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Dance Feature, Film • August 4, 2016
Review: Will You Dance With Me?

will-you-dance-with-meDerek Jarman might have passed away in 1994 but always the visionary, he left us behind the film we would need in the aftermath of the Pulse mass shooting; his 1984 Will You Dance With Me? is an exhilarating paean to the sacredness of the dance-floor. The film was originally conceived as a visual experiment Jarman set up to help his friend Ron Peck find the look of his upcoming film Empire State. With his new Olympus VHS camera in hand, Jarman showed up at Benjy’s, a gay nightclub in Mile End where he proceeded to record the behavior of the patrons, some of whom stand near the bar or sit in tables sharing drinks, others who lose themselves with abandon in dance.

Despite the fact that the film was staged, Jarman captures every detail with the curiosity of a documentarian, his camera trying to take in every element, from the odd print in the sweater of a tall man, to the watery beads trickling down people’s beers, to the Ecolde de Danse shirt worn by a gorgeous female dancer. As Jarman moved through the bar filming and interacting with the patrons, he managed to recreate the most faithful experience of what it’s like to go clubbing on your own. We follow him as he is dazzled by the dancers around him, but also he’s clearly searching for something. That Jarman allows his lens to feel flirty rather than lurky is testament to the genius of his visual poetry.

The DJ is of course an essential part of the film, we often hear him add commentary to his song selections, and it’s evident how Jarman perceives him as a director of sorts determined to see how certain music elicits a reaction from people. Therefore we see moments in which the dance-floor is abandoned other than for a few men who simply can’t stop moving. One of them is a middle aged, white haired man dressed completely in white, who smiles at Jarman’s camera acknowledging its presence, and often putting on a show for it. His joy is contagious.

But this is no wedding video, and as much as Jarman is interested in capturing reactions and the experience of communal sharing, he was also set on discovering what he could do with a portable camera. We feel the freedom of his movement because he often dances along with others, and for all the flack VHS gets the images Jarman captured have an otherworldly air. In one of the walls of the club there were four neon octagons which often become the default background of dance-floor scenes. As Jarman moved, the brightness of the octagons lingered on the camera’s sensor, leaving behind a path of light that makes one think of pixie dust.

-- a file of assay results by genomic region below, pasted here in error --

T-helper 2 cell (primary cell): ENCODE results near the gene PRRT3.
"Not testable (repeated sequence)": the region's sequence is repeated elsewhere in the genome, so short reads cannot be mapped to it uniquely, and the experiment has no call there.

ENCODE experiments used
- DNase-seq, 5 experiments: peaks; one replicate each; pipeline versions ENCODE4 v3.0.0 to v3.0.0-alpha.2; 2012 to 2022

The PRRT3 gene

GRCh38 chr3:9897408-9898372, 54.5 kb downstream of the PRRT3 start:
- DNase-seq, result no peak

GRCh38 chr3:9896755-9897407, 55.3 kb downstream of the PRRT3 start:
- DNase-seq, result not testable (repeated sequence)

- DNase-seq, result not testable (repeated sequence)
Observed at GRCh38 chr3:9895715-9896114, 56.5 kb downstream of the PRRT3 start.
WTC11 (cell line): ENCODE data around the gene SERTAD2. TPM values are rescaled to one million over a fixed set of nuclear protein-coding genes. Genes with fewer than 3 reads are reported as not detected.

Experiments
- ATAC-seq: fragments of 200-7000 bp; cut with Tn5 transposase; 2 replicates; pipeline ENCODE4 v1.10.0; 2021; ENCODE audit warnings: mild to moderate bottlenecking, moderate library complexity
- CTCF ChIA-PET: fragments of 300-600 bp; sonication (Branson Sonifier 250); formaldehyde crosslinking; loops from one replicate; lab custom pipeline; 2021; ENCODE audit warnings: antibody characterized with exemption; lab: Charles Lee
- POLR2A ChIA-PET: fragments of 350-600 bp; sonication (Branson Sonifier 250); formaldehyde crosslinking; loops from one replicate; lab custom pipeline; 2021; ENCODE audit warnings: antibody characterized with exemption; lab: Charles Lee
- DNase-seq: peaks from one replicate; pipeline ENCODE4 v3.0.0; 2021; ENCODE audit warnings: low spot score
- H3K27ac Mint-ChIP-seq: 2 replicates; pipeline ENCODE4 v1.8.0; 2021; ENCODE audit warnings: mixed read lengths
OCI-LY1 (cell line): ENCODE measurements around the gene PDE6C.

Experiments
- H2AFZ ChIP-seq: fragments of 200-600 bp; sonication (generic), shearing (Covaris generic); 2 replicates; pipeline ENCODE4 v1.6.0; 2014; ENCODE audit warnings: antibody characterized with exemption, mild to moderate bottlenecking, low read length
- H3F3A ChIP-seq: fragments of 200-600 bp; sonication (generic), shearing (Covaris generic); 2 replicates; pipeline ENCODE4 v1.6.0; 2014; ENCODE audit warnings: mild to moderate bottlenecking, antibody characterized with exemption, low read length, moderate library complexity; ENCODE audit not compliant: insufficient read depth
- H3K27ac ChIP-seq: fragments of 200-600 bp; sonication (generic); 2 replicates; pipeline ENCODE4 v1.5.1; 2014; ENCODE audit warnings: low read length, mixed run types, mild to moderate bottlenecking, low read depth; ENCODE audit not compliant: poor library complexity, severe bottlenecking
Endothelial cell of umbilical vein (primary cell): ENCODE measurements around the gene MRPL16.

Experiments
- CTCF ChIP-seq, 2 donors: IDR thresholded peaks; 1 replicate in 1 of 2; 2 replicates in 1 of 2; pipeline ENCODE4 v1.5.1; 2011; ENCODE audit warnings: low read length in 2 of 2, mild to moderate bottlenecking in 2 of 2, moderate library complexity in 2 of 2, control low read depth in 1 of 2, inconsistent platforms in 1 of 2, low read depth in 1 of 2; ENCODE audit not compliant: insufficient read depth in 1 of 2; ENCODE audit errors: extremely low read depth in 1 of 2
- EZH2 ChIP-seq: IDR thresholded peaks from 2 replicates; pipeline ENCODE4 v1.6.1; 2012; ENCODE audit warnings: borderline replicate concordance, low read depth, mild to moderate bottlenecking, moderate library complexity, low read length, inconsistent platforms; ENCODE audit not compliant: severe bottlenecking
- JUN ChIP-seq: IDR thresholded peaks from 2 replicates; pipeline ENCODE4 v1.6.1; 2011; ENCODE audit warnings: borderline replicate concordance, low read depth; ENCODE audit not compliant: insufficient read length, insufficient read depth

Because of the motion blur, people’s faces also leave traces behind, the eerie presence of AIDS manifesting itself once we wonder where they are today. Moments in which the film can become meditative and heartbreaking, are quickly turned into pure joy, as the moment when Jarman spots who he’s been trying to find all night long. Dancing by himself, dressed in a red and white varsity jacket is a beautiful, young man who closes his eyes as he lets the music possess him. Even though Jarman’s camera has obviously been present all along, it finally reveals itself as a character when we see its shadow on the young man’s body. The possibility of romance, lust and joy has allowed it to show itself. Jarman asks the young man “will you dance with me?” and those who are familiar with his work are aware that it wouldn’t be his last appearance in Jarman’s oeuvre. We might know some parts of what the future held for the young man (his name Paul Williamson) but what about the others? The curly blonde with oversized glasses and denim jumpsuit who just can’t stop dancing to Frankie Goes to Hollywood, or the middle aged gentleman who encompasses the idea behind Madonna’s “Into the Groove”, or the shy young men who smiled and blushed, but tried to keep their distance from the camera. Whatever their future held, Jarman has turned them into dancing spirits that get to live for all of eternity.

Will You Dance With Me?
is receiving its world theatrical premiere run at Metrograph. For tickets and more click here.

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Written by: Jose Solis
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